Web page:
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## 8.1 Discovery Lab: Gas Laws

Purpose
To discover the relationships between temperature, pressure, volume and how they influence gas
laws.

As you complete the following experiments try to determine the relationships between two of the
following: temperature, pressure, and volume. Do not worry about getting everything right just
make observations and be able to explain your decisions. You have about five minutes for each
station.

Materials
 Erlenmeyer flask Safety Precautions
 Balloon  Do not eat or drink anything in the lab
 Syringe  Wear eye protection
 Marshmallow  Be VERY careful with the hot plates
 Soda Can and the boiling water!
 Hot Plate

Experiments

Balloon Station

Procedure Observations
Add about 20mL of water to a 125mL
Erlenmeyer flask. Place a small balloon over
the opening of the flask and place the flask on
the hot plate until the water boils. When the
balloon performs its trick, remove flask WITH
Balloon filled with air
TONGS soon after so that you do not get
scalded with hot water!

a) What happens to the balloon? The balloon filled with air when the flask was heated.

b) Circle the variables you are dealing with: temperature pressure volume
c) Complete these phrases:
As Pressure _____increases__ Temperature ____increases____ (increases or
decreases).→ Directly Proportionate
As Temperature ___increases_____ Volume ___increases___ (increases or decreases).
→Directly Proportionate
d) Mark the above relationships as inversely or directly proportionate.

Marshmallow Station

Procedure Observations
Place a marshmallow in a syringe. Push and
pull the syringe while sealing the end of the Include a picture.
syringe by putting your finger on it. Observe Pushed= wrinkly marshmallow
what happens to the marshmallow. Pulled= puffed up marshmallow

a) When I push the syringe, the marshmallow the marshmallow shrinked (like a raisin).
b) When I pull the syringe, the marshmallow the marshmallow expanded.
c) Circle the variables you are dealing with: temperature pressure volume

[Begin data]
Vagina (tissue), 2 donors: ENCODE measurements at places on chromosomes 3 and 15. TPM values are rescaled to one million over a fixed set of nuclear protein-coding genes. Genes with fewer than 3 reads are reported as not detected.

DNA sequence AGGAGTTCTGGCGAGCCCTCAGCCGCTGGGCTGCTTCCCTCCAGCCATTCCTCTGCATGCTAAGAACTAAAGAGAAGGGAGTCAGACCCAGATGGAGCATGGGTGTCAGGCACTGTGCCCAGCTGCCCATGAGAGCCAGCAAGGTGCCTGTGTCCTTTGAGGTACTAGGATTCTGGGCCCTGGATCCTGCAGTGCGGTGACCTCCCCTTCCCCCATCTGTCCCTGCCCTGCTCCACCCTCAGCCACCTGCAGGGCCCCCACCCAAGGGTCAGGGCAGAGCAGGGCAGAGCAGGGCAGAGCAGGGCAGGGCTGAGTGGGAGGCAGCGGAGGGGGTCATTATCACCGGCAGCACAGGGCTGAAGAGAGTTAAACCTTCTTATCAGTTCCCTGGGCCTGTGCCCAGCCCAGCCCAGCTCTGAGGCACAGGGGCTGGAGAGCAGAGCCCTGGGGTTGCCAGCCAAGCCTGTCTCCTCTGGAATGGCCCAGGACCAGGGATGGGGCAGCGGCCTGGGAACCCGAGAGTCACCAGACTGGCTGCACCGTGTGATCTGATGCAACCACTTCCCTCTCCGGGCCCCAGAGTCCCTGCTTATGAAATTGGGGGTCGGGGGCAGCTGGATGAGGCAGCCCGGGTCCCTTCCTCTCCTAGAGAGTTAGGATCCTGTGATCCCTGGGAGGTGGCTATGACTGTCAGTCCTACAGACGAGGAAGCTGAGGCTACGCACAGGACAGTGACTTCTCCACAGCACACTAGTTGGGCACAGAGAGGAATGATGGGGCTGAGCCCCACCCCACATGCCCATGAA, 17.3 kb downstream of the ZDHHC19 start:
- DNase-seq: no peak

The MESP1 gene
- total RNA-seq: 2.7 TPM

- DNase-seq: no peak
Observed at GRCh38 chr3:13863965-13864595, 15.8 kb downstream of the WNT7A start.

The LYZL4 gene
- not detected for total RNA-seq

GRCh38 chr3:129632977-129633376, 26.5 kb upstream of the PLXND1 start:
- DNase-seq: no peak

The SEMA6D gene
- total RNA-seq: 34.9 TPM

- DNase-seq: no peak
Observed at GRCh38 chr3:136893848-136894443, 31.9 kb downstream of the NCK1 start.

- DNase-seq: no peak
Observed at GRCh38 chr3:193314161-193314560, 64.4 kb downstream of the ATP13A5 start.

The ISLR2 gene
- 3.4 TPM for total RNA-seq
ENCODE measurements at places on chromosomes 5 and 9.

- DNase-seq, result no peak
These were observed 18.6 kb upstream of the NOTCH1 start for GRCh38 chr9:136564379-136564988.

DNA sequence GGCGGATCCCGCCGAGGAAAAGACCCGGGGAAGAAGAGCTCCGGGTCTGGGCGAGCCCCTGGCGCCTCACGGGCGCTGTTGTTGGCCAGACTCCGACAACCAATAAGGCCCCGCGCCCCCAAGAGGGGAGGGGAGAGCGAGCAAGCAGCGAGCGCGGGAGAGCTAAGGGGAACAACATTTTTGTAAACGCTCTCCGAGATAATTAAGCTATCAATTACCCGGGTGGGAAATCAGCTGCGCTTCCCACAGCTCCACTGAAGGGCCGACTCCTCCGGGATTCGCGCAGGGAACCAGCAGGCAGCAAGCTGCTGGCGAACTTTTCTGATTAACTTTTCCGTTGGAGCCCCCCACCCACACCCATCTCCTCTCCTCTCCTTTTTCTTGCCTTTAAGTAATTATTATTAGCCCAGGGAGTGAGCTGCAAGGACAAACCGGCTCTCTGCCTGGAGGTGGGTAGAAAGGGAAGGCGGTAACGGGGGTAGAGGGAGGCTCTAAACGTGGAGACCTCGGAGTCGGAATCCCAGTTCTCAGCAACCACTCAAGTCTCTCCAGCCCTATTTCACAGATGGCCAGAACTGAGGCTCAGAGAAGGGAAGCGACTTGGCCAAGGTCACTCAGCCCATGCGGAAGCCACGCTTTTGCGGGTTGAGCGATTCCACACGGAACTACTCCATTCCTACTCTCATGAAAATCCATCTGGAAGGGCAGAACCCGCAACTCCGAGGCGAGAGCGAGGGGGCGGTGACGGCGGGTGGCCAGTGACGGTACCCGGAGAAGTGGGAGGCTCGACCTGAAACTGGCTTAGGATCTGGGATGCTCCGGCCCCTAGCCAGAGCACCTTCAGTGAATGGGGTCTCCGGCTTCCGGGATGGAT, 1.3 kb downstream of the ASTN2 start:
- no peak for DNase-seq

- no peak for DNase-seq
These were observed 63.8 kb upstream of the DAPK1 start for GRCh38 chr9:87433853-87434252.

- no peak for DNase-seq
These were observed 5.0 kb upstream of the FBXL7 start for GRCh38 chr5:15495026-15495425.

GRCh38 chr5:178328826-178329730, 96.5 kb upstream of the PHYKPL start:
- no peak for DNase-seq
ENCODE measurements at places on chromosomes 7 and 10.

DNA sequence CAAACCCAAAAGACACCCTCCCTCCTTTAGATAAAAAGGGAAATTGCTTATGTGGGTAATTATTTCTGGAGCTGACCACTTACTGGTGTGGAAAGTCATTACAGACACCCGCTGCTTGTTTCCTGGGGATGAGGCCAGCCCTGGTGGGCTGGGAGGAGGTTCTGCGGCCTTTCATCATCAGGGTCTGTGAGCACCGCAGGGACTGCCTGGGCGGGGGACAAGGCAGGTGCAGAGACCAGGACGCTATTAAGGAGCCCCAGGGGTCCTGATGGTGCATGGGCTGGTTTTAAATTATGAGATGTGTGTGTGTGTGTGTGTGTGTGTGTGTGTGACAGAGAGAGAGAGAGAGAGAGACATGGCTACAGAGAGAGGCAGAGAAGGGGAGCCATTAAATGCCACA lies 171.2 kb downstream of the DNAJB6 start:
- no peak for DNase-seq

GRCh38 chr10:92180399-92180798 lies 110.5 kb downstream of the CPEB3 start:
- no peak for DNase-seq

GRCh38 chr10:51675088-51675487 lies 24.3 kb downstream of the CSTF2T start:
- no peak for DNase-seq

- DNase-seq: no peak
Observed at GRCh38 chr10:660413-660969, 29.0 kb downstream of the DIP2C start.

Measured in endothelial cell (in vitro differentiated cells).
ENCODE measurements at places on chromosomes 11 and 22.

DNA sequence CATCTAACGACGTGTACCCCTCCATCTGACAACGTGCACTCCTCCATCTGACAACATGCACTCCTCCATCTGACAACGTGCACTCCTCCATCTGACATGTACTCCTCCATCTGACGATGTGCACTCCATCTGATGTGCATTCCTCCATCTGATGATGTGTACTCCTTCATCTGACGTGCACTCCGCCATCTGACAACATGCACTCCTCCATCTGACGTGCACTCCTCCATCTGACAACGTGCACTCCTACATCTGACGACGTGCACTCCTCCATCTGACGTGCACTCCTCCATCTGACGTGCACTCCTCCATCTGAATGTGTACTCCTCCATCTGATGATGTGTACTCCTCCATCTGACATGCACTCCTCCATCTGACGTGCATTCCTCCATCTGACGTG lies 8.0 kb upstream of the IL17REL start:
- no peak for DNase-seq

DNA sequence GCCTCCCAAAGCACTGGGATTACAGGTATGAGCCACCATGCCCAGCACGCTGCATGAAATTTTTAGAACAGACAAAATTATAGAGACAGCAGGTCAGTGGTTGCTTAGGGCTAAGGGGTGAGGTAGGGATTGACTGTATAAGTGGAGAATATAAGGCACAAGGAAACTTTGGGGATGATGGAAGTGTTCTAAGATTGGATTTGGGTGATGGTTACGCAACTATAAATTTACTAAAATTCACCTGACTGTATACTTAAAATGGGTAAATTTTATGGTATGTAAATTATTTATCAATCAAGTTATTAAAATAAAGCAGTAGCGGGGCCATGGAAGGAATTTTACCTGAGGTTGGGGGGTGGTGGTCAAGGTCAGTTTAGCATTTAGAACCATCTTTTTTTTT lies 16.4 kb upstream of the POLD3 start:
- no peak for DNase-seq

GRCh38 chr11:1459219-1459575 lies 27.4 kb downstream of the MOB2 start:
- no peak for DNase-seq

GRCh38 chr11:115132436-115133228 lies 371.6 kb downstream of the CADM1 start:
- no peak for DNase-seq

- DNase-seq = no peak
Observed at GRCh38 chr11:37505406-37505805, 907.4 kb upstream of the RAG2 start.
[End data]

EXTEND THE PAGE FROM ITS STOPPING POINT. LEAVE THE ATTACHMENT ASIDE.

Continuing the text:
d) Complete this phrase: As Pressure ____increases__ Volume __decreases__ (increases or
decreases).
e) The relationship between these variables is _inversely_ proportionate. (inversely/directly)

## Soda Can Station

Procedure Observations
Add a small amount of water to the soda can
and place it on a hot plate until the water is
The water in the can boiled.
boiling. Then place the tongs firmly around the
When it was turned over into the ice tub, the
can and quickly flip it into the ice water
can was crushed.
bucket.

## a) What happened to the can? The can was crushed.

b) Circle the variables you are dealing with: temperature pressure volume
c) Complete these phrases:
As Pressure _increases_ Volume _decreases__ (increases or decreases).→ INVERSELY
As Temperature _increases_ Volume _increases_ (increases or decreases).→DIRECT
As Pressure _increases_ Temperature _increases_ (increases or decreases).→ DIRECT

## Observe the following experimental data concerning a container of gas.

The data was obtained by making measurements of the pressure, volume and temperature of a
sample of a gas. Several different kinds of gases were used and all had identical results. The
variable that was not changed was the amount of gas present. The number of moles of gas
always remained the same during these trials.
Trial Pressure (P) Units: Volume (V) Units: L Temperature (T)
kPa (kilopascals) (liters) Units: K (Kelvin)
A 120 3.2 324.3
B 135 2.5 285.0
C 195 2.3 378.7
D 150 2.0 254.4
E 135 4.2 480.8
F 100 3.0 254.4
G 225 3.2 608.0
H 262 2.8 620.4

1. Verify that this equation is true when the volume is unchanged: P1/T1 = P2/T2
(Hint: You must use two sets of data where the volume does not change. I.E. Trial A and G. In the equation,